The 6-foot-4 inch Ripken seemed better suited to be a third baseman and that was indeed the position he played during his early days in the majors. However, during his rookie campaign manager Earl Weaver decided to move Ripken to shortstop and, as they say, the rest is history.

By 1995, Ripken was a 13-time All-Star and one of the most popular players in the league. Though much of his notoriety was simply for doing his job every day, at a time when sports fans were starting to see professional athletes as ungrateful millionaires who played for money instead of love of the game, Ripken seemed to be a throwback to a by-gone era when work ethic and love of the game were at the forefront.

As Ripken drew closer and closer to the record, the interest started to take hold across the country. The Orioles were regularly featured on national television and the crowds at both home and away games were increasing.

Ripken was set to tie the record in a game at Camden Yards on September 5th in a game against the California Angels. He would then pass the record the following night against the Angels in the final game of a homestand for the Orioles.

The entire 9-game homestand was a celebration of Ripken’s drive toward the record. Each night the number of consecutive games was emblazoned in large numbers across the B&O warehouse adjacent to the stadium and when the game became official the next number would be revealed in a brief ceremony.

The celebration reached a crescendo during the final two games against California when the electric atmosphere seemed more like that of a World Series than a mid-week series in early September.

On September 5th, the Orioles recognized the record tying game with a ceremony that included several of Ripken’s former teammates and other sports dignitaries. Ripken marked the occasion by recording three hits, including a home run in the sixth inning.

The following night, the entire baseball world was watching as Ripken hit a home run in the fourth inning. When the game became official halfway through the fifth inning, the magical number 2,131 was unveiled on the warehouse wall while the music from the movie “The Natural” blared over the sound system.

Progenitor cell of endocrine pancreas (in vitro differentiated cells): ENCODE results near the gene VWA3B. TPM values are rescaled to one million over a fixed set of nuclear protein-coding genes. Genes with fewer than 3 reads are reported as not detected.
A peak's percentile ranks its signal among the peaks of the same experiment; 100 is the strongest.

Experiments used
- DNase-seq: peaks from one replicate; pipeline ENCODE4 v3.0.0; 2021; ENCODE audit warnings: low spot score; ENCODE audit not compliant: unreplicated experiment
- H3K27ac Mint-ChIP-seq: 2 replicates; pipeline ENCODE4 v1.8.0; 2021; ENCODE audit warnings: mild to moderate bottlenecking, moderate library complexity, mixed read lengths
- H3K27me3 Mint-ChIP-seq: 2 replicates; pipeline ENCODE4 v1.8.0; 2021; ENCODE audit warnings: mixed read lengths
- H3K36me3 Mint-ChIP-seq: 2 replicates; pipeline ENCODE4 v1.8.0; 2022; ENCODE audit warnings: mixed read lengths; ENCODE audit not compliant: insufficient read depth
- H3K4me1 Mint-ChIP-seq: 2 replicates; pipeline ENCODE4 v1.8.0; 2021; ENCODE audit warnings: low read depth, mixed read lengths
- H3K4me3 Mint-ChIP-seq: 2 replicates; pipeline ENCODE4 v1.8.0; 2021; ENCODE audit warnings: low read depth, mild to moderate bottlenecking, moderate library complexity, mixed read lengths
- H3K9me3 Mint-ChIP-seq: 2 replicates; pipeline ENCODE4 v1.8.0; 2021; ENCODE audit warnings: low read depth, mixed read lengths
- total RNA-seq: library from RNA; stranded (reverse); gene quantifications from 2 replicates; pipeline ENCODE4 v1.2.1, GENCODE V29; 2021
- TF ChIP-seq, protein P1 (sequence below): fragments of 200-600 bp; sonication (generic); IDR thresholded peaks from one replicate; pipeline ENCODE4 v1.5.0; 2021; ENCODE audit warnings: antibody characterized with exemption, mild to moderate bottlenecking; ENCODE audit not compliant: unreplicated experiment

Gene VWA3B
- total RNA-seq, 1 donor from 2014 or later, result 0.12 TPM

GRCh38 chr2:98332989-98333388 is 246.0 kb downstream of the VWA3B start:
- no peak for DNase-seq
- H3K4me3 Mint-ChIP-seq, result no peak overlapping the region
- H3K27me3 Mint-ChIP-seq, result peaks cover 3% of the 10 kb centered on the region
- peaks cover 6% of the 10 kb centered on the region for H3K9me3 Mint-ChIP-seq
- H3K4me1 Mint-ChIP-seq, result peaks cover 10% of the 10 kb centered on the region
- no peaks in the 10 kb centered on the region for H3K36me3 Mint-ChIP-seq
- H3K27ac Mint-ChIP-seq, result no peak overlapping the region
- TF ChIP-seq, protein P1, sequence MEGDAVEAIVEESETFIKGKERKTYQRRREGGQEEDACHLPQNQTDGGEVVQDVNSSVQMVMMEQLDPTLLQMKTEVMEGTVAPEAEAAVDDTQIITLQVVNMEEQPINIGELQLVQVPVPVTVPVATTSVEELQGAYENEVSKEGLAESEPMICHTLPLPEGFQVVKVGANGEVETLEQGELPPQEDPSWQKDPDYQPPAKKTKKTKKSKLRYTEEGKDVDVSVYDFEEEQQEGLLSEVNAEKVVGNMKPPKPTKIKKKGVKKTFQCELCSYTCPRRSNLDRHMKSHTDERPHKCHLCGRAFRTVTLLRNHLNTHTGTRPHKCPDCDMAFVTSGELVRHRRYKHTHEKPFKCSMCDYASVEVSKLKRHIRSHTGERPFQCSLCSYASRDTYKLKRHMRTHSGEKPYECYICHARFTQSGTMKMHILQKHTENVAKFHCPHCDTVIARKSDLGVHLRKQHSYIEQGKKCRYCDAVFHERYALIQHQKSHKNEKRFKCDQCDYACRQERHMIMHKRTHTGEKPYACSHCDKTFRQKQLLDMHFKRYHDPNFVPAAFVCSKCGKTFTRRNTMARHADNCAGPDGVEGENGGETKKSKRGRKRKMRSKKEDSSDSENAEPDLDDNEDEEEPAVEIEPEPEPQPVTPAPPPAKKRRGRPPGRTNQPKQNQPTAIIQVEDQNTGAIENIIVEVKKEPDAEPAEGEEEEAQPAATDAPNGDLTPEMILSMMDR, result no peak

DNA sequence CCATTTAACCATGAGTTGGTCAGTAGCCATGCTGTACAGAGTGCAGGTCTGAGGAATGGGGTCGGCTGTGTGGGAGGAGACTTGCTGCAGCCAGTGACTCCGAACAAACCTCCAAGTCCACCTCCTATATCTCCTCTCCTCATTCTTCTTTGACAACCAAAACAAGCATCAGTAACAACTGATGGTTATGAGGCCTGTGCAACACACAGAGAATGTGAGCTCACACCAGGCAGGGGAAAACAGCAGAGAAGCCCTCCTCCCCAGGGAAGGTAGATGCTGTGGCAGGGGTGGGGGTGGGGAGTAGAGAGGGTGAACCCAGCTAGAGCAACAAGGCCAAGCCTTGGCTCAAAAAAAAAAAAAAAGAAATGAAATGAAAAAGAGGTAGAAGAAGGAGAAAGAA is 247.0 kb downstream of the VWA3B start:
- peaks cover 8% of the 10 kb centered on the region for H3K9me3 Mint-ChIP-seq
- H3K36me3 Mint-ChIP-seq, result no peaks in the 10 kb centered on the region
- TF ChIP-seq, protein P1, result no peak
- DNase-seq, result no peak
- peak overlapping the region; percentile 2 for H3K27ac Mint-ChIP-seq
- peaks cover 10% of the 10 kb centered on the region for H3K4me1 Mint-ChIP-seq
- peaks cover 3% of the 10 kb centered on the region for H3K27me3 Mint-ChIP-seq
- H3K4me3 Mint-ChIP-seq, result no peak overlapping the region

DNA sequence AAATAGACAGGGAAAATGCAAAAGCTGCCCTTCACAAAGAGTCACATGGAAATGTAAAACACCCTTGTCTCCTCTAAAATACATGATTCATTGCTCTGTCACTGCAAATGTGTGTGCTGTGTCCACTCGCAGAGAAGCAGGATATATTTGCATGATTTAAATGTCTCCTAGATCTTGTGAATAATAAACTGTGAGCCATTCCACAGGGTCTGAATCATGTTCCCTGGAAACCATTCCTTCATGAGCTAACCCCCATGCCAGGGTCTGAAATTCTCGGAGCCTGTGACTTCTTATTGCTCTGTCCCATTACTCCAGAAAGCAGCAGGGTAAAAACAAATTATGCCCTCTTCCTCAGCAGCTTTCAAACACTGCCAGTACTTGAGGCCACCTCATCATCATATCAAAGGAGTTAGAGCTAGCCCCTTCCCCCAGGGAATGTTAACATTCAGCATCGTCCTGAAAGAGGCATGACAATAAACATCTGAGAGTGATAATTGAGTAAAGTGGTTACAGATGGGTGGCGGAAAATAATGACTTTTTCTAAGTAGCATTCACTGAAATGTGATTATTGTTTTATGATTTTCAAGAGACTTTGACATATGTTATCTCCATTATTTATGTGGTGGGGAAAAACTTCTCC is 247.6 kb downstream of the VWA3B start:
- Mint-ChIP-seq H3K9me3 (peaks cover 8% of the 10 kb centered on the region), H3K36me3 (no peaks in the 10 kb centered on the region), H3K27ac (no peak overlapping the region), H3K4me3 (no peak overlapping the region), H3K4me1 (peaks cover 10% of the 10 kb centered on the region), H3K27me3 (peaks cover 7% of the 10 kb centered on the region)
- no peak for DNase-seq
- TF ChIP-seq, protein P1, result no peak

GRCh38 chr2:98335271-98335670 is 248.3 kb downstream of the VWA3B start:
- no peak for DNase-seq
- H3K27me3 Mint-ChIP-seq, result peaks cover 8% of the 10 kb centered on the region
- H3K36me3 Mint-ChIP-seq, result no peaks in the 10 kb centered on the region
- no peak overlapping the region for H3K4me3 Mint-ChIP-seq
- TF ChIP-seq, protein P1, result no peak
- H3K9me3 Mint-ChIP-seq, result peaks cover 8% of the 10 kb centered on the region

What followed was a 22-minute ovation that arguably started the healing process between major league baseball and its fans.

Cal Ripken Jr. and Tony Gwynn entered the Baseball Hall of Fame in 2007.

Though obviously a bit embarrassed by the ovation, Ripken acknowledged the cheers and then started to return to the dugout to prepare for the bottom of the fifth. However, his teammates pushed Ripken back out of the dugout and soon he began a slow trot around the edge of the field that included handshakes and high fives with hundreds of fans who were lucky enough to be part of the special moment.

With every hand he touched, Ripken seemed to bring not just that fan back to the game, but countless other fans that were watching across the country and connecting with the moment. By the end of his trek, you couldn’t help but sense that baseball had turned a corner and was going to be okay.

Ripken went on to play in 2,632 consecutive games before sitting out a September game at Yankee Stadium in 1998. His retirement in 2001 included a series of special ceremonies at stadiums across the league as fans across the baseball world thanked Cal for his 20 years of greatness.

Though it has now been 15 years, Ripken’s memorable games still bring a chill and are unquestionably among the greatest moments in baseball history.

Unlike the home run chase three years later between Sammy Sosa and Mark McGwire that evoked similar emotions at the time, but have been proven over time to have been built on deception, there is nothing that has tarnished Ripken’s accomplishments.

In fact, if anything, some of the actions that have happened in baseball may make Ripken’s accomplishment even more significant today than it was 15 years ago.

Ripken didn’t take the easy route to greatness. He did it one day, one hit and one game at a time. Though he wasn’t the greatest player in baseball history, Ripken made himself into a superstar and ultimately a Hall of Famer.